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A travesty is a cheap mockery, usually of something or someone serious, such as a travesty of justice.

You have likely heard someone call something a travesty before. In common usage, something is a travesty when a thing fails to live up to the expectations associated with that thing, especially in a morally outrageous way. If travesty is used in a comedic fashion, it can also be included within the genre of farce.

In a more narrowly literary sense, the term travesty refers to the genre of burlesque, which tends to mock the tone and pretentions of serious literature, sometimes in satirical fashion

How to use travesty

For your reference, here are some examples of the term travesty being used in a correct way within sentences

"When the court decided to exonerate the policeman who had clearly overstepped the limits of his authority, the media began to report that this was a travesty of justice." 

"The dramatic work was generally considered an old-fashioned travesty due to the central role played by the buffoon and the gutter humor that characterized much of the dialogue." 

"The author's former friend wanted to sue him for libel, on the grounds of his feeling that the way that the author had portrayed him was an insulting travesty." 

Now, for the purposes of further clarification, here are a couple rules you can follow if you want to correctly use the literary term travesty. 

1. In common modern usage, the term travesty refers to a thing that is a severe distortion of what that thing is expected to be. A jury's decision could thus be a travesty of justice; and an author's portrayal of others could be a travesty of truth. In general, the term travesty implies the gross violation of some moral ideal.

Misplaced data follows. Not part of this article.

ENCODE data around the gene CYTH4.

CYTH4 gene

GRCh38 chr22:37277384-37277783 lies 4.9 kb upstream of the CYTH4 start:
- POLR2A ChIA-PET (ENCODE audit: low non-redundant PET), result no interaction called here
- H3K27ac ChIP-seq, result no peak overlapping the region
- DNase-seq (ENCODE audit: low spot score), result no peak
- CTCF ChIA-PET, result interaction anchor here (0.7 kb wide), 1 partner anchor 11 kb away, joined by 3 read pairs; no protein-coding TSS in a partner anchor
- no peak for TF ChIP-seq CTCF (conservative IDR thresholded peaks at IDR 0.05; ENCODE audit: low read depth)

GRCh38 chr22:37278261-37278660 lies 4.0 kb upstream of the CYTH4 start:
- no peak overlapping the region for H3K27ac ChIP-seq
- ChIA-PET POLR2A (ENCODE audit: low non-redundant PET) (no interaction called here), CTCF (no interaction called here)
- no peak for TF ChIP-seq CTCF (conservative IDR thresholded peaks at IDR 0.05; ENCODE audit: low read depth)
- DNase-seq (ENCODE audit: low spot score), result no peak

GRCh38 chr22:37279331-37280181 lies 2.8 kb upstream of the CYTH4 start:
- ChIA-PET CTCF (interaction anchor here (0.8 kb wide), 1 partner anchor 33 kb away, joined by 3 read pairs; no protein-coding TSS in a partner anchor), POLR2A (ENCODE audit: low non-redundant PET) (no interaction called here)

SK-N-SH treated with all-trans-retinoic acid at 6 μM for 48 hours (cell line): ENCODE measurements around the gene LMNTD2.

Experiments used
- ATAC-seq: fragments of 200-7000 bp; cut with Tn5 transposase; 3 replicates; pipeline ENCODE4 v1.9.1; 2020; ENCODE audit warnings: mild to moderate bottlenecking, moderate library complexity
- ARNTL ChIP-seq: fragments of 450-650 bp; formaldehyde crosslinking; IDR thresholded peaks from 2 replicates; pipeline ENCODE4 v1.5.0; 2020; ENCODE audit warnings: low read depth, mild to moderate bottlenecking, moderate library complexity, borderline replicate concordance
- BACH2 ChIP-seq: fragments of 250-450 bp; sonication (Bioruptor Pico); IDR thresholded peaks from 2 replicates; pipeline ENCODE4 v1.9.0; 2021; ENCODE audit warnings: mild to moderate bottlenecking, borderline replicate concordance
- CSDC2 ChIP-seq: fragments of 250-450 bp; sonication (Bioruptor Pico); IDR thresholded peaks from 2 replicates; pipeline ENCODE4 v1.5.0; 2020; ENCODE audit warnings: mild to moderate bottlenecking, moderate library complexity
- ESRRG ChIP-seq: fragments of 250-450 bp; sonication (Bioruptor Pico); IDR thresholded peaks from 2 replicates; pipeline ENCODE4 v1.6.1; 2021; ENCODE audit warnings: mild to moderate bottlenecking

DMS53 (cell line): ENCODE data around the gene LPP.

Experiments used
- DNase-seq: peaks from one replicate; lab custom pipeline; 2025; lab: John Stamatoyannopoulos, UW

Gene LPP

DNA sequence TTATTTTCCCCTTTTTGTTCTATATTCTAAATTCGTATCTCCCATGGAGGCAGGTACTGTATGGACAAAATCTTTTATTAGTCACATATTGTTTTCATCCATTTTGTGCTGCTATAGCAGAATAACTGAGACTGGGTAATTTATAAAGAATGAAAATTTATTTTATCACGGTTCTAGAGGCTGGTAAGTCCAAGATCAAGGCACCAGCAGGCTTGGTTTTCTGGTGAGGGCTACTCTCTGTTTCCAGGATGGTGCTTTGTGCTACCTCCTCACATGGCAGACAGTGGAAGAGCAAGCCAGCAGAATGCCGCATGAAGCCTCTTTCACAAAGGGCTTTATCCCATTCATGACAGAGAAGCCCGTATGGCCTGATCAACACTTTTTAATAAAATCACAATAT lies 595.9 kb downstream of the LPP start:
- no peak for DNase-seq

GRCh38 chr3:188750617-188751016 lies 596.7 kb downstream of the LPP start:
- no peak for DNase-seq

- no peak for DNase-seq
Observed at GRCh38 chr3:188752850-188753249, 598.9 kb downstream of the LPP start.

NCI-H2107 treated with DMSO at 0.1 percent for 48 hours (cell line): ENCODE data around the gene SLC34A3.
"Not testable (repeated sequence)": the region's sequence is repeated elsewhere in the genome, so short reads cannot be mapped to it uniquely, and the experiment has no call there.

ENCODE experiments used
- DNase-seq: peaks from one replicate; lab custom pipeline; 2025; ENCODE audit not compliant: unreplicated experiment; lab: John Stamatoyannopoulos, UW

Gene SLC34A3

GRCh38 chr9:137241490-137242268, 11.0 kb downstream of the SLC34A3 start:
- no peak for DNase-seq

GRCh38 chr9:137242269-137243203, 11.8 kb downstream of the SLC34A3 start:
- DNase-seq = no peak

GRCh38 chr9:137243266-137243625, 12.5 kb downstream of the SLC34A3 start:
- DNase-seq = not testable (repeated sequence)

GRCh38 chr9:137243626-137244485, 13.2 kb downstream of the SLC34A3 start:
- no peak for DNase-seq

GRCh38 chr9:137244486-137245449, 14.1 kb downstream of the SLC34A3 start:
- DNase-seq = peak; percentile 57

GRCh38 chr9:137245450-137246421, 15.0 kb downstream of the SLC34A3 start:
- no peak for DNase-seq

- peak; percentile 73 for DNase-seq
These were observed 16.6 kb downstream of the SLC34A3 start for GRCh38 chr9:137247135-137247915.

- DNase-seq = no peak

2. The narrow literary meaning of travesty is not really in common usage in these times. A more common term to refer to this may now be burlesque. Indeed, most people probably do not know that travesty can even be used in this sense, and that this was even the original meaning of the word. These days, travesty is most commonly used in a moral and not an aesthetic way. 

Travesties in Greek literature

The theatrical form of travesty can actually be traced all the way back to the ancient Greeks. In this context, the travesty generally accompanied dramatic tragedies, and it was intended as a kind of comic relief in order to lighten the mood of the audience. The travesty here was also called the satyr play. In a popular Athenian theater festival, for example, playwrights were expected to submit three tragedies accompanied by one satyr play (or travesty). The travesty generally featured bawdy humor, including buffoonery, drunkenness, and overtly sexual jokes and gags. 

It is easy to see of this traditional use of the term travesty evolved into the modern use of the word. In the theatrical context, the travesty was a kind of "travesty" (in the modern sense) of the high ideals and heaviness portrayed by the tragedies; whereas tragedy conveyed a sense of the profundity of the human condition, travesty mocked that sense of profundity and suggested that there was nothing but lightness. In the aesthetic sphere, though, these attitudes may be complementary with each other. They become antagonistic with each other only when travesty is translated into the moral sphere.    

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